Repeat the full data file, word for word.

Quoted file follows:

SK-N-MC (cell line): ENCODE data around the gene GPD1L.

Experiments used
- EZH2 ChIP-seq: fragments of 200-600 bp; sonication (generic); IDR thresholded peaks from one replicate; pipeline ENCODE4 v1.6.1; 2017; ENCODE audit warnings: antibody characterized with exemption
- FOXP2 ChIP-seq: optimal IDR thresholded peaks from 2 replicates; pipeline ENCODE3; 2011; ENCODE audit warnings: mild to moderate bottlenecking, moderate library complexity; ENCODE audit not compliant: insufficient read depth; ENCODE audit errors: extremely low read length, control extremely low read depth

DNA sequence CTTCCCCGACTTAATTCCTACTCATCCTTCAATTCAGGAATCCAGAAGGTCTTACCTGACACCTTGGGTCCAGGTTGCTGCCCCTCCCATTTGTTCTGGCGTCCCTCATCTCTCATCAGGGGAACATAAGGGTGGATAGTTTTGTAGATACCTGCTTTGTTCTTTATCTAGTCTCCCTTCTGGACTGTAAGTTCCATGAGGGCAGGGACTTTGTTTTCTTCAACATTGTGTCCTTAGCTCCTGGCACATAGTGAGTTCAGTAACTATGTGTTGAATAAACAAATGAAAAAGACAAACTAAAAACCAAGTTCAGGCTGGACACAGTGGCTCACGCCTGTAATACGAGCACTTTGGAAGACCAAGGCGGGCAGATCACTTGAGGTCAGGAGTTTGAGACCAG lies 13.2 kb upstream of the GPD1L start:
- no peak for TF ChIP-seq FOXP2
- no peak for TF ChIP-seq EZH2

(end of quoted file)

SK-N-MC (cell line): ENCODE data around the gene GPD1L.

Experiments used
- EZH2 ChIP-seq: fragments of 200-600 bp; sonication (generic); IDR thresholded peaks from one replicate; pipeline ENCODE4 v1.6.1; 2017; ENCODE audit warnings: antibody characterized with exemption
- FOXP2 ChIP-seq: optimal IDR thresholded peaks from 2 replicates; pipeline ENCODE3; 2011; ENCODE audit warnings: mild to moderate bottlenecking, moderate library complexity; ENCODE audit not compliant: insufficient read depth; ENCODE audit errors: extremely low read length, control extremely low read depth

DNA sequence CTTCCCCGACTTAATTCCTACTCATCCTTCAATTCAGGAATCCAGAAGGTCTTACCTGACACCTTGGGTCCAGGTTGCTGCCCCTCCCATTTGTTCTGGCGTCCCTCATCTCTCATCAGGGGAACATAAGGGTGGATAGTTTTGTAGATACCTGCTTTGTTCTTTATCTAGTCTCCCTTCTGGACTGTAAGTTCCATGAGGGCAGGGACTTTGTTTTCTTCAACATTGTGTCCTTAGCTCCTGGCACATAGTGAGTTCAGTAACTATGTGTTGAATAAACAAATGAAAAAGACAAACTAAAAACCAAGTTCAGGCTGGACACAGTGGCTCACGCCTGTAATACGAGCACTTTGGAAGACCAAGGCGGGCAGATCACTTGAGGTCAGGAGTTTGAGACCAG lies 13.2 kb upstream of the GPD1L start:
- no peak for TF ChIP-seq FOXP2
- no peak for TF ChIP-seq EZH2